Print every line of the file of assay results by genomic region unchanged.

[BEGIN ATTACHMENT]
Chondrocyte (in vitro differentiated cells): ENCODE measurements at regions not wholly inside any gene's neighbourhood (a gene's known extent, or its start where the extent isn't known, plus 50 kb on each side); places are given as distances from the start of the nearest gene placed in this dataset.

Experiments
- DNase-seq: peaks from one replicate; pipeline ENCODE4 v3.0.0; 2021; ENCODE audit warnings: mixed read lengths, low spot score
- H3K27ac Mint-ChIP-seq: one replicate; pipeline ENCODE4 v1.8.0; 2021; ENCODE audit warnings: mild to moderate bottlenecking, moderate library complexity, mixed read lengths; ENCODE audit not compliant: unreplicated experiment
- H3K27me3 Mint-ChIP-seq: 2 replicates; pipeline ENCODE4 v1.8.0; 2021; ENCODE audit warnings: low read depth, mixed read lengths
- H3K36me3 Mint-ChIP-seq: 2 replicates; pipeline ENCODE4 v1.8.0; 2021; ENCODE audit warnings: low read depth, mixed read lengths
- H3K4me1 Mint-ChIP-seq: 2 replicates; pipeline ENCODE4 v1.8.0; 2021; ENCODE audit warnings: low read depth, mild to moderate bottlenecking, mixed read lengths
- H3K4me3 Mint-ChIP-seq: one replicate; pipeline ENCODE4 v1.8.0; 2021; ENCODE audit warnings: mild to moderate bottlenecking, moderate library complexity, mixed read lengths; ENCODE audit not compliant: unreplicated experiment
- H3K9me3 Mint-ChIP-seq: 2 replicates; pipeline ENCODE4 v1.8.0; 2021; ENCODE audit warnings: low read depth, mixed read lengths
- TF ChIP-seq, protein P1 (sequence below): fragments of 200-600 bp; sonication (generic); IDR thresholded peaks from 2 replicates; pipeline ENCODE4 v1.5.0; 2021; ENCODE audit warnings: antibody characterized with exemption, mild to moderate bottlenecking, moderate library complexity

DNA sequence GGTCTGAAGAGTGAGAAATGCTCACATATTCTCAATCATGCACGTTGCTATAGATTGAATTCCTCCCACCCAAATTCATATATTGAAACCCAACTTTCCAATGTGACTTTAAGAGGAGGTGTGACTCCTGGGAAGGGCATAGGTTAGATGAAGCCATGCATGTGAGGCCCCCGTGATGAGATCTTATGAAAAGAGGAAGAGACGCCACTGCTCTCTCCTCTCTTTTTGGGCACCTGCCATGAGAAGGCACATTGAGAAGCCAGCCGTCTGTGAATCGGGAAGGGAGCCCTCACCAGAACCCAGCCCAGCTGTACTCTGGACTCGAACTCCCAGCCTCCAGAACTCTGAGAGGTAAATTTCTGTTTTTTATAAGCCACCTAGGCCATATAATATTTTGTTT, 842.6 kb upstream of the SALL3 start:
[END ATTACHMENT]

Chondrocyte (in vitro differentiated cells): ENCODE measurements at regions not wholly inside any gene's neighbourhood (a gene's known extent, or its start where the extent isn't known, plus 50 kb on each side); places are given as distances from the start of the nearest gene placed in this dataset.

Experiments
- DNase-seq: peaks from one replicate; pipeline ENCODE4 v3.0.0; 2021; ENCODE audit warnings: mixed read lengths, low spot score
- H3K27ac Mint-ChIP-seq: one replicate; pipeline ENCODE4 v1.8.0; 2021; ENCODE audit warnings: mild to moderate bottlenecking, moderate library complexity, mixed read lengths; ENCODE audit not compliant: unreplicated experiment
- H3K27me3 Mint-ChIP-seq: 2 replicates; pipeline ENCODE4 v1.8.0; 2021; ENCODE audit warnings: low read depth, mixed read lengths
- H3K36me3 Mint-ChIP-seq: 2 replicates; pipeline ENCODE4 v1.8.0; 2021; ENCODE audit warnings: low read depth, mixed read lengths
- H3K4me1 Mint-ChIP-seq: 2 replicates; pipeline ENCODE4 v1.8.0; 2021; ENCODE audit warnings: low read depth, mild to moderate bottlenecking, mixed read lengths
- H3K4me3 Mint-ChIP-seq: one replicate; pipeline ENCODE4 v1.8.0; 2021; ENCODE audit warnings: mild to moderate bottlenecking, moderate library complexity, mixed read lengths; ENCODE audit not compliant: unreplicated experiment
- H3K9me3 Mint-ChIP-seq: 2 replicates; pipeline ENCODE4 v1.8.0; 2021; ENCODE audit warnings: low read depth, mixed read lengths
- TF ChIP-seq, protein P1 (sequence below): fragments of 200-600 bp; sonication (generic); IDR thresholded peaks from 2 replicates; pipeline ENCODE4 v1.5.0; 2021; ENCODE audit warnings: antibody characterized with exemption, mild to moderate bottlenecking, moderate library complexity

DNA sequence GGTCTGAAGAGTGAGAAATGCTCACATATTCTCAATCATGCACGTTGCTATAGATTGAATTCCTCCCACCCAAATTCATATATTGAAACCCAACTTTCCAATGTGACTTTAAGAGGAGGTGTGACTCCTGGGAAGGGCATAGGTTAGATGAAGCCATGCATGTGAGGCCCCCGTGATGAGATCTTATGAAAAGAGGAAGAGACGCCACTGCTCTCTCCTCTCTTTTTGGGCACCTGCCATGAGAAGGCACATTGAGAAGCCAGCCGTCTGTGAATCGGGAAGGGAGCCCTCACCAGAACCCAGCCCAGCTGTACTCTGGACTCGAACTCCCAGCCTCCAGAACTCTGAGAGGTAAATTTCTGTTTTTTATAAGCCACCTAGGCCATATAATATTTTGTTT, 842.6 kb upstream of the SALL3 start: